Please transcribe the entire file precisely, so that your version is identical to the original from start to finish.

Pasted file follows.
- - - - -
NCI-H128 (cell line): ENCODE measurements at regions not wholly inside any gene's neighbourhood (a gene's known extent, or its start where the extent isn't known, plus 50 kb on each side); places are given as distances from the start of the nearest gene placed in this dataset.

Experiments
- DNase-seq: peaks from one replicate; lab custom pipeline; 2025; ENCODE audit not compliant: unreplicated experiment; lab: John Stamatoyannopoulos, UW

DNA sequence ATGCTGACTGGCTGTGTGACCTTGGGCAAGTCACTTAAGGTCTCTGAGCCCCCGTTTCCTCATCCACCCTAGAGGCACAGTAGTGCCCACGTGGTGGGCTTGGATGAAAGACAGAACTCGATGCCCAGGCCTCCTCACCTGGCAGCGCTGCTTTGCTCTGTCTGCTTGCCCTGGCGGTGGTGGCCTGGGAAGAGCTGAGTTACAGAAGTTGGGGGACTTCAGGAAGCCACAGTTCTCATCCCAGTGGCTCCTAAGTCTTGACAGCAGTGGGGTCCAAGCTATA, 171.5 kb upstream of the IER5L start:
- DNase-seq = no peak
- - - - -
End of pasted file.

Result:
NCI-H128 (cell line): ENCODE measurements at regions not wholly inside any gene's neighbourhood (a gene's known extent, or its start where the extent isn't known, plus 50 kb on each side); places are given as distances from the start of the nearest gene placed in this dataset.

Experiments
- DNase-seq: peaks from one replicate; lab custom pipeline; 2025; ENCODE audit not compliant: unreplicated experiment; lab: John Stamatoyannopoulos, UW

DNA sequence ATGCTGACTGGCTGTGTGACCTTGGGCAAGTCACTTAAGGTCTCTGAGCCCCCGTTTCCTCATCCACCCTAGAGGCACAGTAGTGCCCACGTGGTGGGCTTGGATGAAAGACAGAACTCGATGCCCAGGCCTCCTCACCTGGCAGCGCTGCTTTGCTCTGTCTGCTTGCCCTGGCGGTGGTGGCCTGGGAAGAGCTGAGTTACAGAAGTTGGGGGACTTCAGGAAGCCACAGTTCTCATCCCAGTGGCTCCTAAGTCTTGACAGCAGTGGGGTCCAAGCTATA, 171.5 kb upstream of the IER5L start:
- DNase-seq = no peak